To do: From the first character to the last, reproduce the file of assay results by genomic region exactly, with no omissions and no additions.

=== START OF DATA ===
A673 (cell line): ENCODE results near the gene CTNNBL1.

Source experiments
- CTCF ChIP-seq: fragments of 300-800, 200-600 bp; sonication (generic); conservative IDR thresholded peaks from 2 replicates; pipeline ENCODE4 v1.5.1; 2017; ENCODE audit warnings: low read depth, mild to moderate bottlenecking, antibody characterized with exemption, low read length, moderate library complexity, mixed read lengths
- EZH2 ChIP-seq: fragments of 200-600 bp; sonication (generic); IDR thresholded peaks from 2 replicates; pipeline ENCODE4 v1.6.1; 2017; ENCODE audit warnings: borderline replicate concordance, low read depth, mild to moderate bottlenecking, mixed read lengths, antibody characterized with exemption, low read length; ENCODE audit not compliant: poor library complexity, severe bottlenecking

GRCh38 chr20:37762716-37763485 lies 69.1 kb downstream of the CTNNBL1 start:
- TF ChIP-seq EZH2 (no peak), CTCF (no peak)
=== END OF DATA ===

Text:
A673 (cell line): ENCODE results near the gene CTNNBL1.

Source experiments
- CTCF ChIP-seq: fragments of 300-800, 200-600 bp; sonication (generic); conservative IDR thresholded peaks from 2 replicates; pipeline ENCODE4 v1.5.1; 2017; ENCODE audit warnings: low read depth, mild to moderate bottlenecking, antibody characterized with exemption, low read length, moderate library complexity, mixed read lengths
- EZH2 ChIP-seq: fragments of 200-600 bp; sonication (generic); IDR thresholded peaks from 2 replicates; pipeline ENCODE4 v1.6.1; 2017; ENCODE audit warnings: borderline replicate concordance, low read depth, mild to moderate bottlenecking, mixed read lengths, antibody characterized with exemption, low read length; ENCODE audit not compliant: poor library complexity, severe bottlenecking

GRCh38 chr20:37762716-37763485 lies 69.1 kb downstream of the CTNNBL1 start:
- TF ChIP-seq EZH2 (no peak), CTCF (no peak)